And some digital synths are truly great as well - PPG's wavetable synthesis, the additive synths (Kawai K3) and some of the weird and wonderful ones..

And could I really exclude the revolutionary sound of FM? A synth poster without the Yamaha DX7 would be absurd.

And a poster with the DX7, but without the D50 and M1 would be hard to justify...

So, I ended up including pretty much every major synth ever made during that era - which is nearly 300!

But it was the ROMplers where it got tricky...it was important to have the early 'sample & synthesis' synths like D50, M1 and K1 on there, obviously, but it all gets a bit boring once you get to the Korg T1 and other run of the mill synths and workstations like that. Or rather - there are a lot of them, and that type of digital synth just doesn't excite me in the way analogue does. And I suspect that's true for a lot of synth fans!

The other difficult area was where to stop. I decided to complete the story with the Korg Prophecy and Yamaha AN1x as they were the ground breaking original analogue-circuit modelling synths. I was tempted to carry on with Access Virus, Nord Lead, Supernova....but I had to stop somewhere, and that was all getting a bit modern and far away from the original concept.

Given this is a synth poster, there are drum machines, samplers or FX units. Though it's a shame not to have Fairlight and Synclavier on there. I don't think there's a sheet of paper big enough to include those categories on there.

I also excluded most rackmount synths as they're often simply keyless versions of keyboard synths, and to be honest - a bit boring to look at.

Also part of the 'synth poster' rules was not to include electric organs, electric pianos, early pre-analogue electronic instruments. Most organs and pianos look very similar.  And although early 'synthesizers' like the Trautonium, the Oramic Machine and the Birotron (invented by Dave Biro - true!) are fascinating, they are out of scope for this - I want VCOs, Filters, ADSRs and LFOs!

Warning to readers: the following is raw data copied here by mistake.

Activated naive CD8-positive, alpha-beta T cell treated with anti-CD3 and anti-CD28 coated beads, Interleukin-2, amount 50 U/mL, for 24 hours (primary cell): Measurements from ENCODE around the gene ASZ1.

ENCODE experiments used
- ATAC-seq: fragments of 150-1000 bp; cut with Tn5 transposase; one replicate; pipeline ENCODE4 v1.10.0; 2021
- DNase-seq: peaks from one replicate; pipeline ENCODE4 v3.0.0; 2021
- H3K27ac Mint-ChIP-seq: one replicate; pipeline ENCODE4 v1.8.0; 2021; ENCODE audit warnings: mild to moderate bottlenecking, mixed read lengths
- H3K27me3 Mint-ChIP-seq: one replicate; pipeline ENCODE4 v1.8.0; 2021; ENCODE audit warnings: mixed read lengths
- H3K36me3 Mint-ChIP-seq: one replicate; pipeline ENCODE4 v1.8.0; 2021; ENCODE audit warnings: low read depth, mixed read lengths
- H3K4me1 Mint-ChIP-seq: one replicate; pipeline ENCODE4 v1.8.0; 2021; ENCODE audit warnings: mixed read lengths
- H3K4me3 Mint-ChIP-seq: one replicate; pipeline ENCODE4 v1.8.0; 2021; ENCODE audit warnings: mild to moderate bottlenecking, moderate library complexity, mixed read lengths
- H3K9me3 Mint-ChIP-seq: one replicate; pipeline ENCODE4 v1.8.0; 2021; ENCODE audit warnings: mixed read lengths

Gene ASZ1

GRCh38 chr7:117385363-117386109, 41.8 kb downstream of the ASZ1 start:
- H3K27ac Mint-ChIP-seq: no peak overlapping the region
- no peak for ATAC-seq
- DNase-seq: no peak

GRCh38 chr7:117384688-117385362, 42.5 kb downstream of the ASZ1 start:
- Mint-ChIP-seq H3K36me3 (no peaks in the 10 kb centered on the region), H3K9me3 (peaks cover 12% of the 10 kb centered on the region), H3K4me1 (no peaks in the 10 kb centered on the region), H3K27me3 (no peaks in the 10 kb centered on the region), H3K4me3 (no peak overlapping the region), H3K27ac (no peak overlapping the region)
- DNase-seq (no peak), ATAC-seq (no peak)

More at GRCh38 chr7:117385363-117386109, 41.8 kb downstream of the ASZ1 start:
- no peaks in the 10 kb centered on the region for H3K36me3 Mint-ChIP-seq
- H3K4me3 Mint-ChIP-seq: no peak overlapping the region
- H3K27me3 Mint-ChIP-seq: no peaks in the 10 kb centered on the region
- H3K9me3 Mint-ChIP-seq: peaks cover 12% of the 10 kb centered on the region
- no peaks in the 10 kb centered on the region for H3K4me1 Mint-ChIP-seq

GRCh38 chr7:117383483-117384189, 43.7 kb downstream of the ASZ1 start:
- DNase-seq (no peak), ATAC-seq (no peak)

I also mostly excluded synths with divide down architecture as they tended to be preset synths without 'synth-like' controls and again, tend not to be classics or that interesting. Same for string machines, though there are some honourable exceptions like the Eminent 310 used by Jarre for Equinoxe I and the preset Moog synth Polymoog used by Gary Numan on Cars.

Another large category that I haven't covered are the Soviet synths - there are vast numbers of them and I would need a poster double the size to do them justice, but I've popped couple on there by Polivoks as a gesture.

Finally, I'm aware that there are a number of quite obscure synths made by fairly obscure companies who produced a protoype or two and perhaps had a small commercial run or two, but have generally not included those, again on grounds of practicality of poster size, aesthetics and general familiarity.

So, I hope that explains why a synth or two may be missing, but hopefully have justified that in some way. Always happy to hear about obscure synths or other favourites. I'm sure the Synth Evolution poster won't be my last...watch this space!

Happy New Synthing Year!

Oli